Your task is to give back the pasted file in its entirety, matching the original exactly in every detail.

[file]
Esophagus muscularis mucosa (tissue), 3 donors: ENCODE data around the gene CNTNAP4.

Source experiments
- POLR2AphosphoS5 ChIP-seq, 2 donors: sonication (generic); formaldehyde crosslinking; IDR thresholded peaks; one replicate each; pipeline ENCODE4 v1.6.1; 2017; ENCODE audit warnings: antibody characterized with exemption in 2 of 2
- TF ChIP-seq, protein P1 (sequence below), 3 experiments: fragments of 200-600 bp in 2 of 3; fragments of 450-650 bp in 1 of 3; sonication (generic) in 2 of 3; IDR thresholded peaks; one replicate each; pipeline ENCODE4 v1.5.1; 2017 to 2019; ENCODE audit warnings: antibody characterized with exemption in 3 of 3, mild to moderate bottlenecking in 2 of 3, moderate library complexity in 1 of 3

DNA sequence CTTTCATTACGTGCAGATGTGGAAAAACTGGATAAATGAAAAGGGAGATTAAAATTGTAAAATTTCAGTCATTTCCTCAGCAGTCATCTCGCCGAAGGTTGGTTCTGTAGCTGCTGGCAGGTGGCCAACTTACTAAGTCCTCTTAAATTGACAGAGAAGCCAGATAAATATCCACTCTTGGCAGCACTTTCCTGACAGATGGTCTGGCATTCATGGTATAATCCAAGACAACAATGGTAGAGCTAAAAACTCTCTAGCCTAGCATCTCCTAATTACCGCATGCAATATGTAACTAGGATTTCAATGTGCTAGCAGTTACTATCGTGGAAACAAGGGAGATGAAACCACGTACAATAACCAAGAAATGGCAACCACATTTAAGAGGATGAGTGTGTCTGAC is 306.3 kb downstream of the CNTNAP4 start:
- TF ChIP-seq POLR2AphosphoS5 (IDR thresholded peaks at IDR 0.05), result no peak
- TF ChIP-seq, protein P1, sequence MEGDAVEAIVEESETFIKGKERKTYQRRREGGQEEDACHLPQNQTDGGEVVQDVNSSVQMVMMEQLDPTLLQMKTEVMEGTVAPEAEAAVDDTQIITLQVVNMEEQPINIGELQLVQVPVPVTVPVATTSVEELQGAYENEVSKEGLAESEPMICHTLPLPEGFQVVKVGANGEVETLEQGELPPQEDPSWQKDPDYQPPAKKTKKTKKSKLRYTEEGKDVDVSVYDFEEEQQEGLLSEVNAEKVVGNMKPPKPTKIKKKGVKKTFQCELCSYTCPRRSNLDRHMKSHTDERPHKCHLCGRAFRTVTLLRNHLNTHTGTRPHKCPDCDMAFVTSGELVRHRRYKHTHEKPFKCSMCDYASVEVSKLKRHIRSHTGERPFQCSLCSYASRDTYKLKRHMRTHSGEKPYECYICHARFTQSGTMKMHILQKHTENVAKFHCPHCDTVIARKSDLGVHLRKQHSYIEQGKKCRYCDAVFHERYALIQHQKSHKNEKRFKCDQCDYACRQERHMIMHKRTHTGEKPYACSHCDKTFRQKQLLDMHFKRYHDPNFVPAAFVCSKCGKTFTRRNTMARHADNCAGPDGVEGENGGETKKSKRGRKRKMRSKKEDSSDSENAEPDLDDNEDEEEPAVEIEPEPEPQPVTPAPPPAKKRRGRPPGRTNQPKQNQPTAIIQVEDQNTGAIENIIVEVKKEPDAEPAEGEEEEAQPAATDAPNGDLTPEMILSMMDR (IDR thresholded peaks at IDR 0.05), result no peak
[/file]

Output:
Esophagus muscularis mucosa (tissue), 3 donors: ENCODE data around the gene CNTNAP4.

Source experiments
- POLR2AphosphoS5 ChIP-seq, 2 donors: sonication (generic); formaldehyde crosslinking; IDR thresholded peaks; one replicate each; pipeline ENCODE4 v1.6.1; 2017; ENCODE audit warnings: antibody characterized with exemption in 2 of 2
- TF ChIP-seq, protein P1 (sequence below), 3 experiments: fragments of 200-600 bp in 2 of 3; fragments of 450-650 bp in 1 of 3; sonication (generic) in 2 of 3; IDR thresholded peaks; one replicate each; pipeline ENCODE4 v1.5.1; 2017 to 2019; ENCODE audit warnings: antibody characterized with exemption in 3 of 3, mild to moderate bottlenecking in 2 of 3, moderate library complexity in 1 of 3

DNA sequence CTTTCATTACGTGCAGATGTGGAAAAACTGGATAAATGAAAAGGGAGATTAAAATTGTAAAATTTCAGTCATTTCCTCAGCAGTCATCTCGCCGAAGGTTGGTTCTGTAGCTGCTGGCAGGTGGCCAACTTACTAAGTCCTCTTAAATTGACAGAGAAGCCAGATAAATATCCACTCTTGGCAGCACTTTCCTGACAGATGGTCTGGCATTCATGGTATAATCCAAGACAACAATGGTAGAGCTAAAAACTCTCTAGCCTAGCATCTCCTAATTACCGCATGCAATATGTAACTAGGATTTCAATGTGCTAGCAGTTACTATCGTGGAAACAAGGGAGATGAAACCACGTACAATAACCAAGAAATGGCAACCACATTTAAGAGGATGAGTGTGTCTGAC is 306.3 kb downstream of the CNTNAP4 start:
- TF ChIP-seq POLR2AphosphoS5 (IDR thresholded peaks at IDR 0.05), result no peak
- TF ChIP-seq, protein P1, sequence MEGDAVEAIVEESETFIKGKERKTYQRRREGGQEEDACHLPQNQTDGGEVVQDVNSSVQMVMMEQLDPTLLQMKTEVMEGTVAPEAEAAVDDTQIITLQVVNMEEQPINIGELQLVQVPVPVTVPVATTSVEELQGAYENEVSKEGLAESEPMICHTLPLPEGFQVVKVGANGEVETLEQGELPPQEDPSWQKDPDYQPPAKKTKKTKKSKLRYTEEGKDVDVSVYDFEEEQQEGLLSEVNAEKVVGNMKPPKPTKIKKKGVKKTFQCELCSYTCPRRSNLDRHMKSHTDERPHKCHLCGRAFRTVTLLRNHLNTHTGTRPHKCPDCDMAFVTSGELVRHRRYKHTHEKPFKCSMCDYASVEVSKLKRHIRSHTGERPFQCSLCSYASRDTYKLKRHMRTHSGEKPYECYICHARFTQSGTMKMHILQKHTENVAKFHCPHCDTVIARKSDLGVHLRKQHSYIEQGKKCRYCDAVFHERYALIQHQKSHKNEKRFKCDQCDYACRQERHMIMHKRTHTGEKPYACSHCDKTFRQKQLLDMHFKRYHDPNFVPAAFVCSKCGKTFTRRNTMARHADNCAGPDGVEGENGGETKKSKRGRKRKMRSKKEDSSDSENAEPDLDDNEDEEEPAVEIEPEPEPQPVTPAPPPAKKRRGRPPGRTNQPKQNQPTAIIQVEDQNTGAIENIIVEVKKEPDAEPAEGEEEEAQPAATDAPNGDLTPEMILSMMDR (IDR thresholded peaks at IDR 0.05), result no peak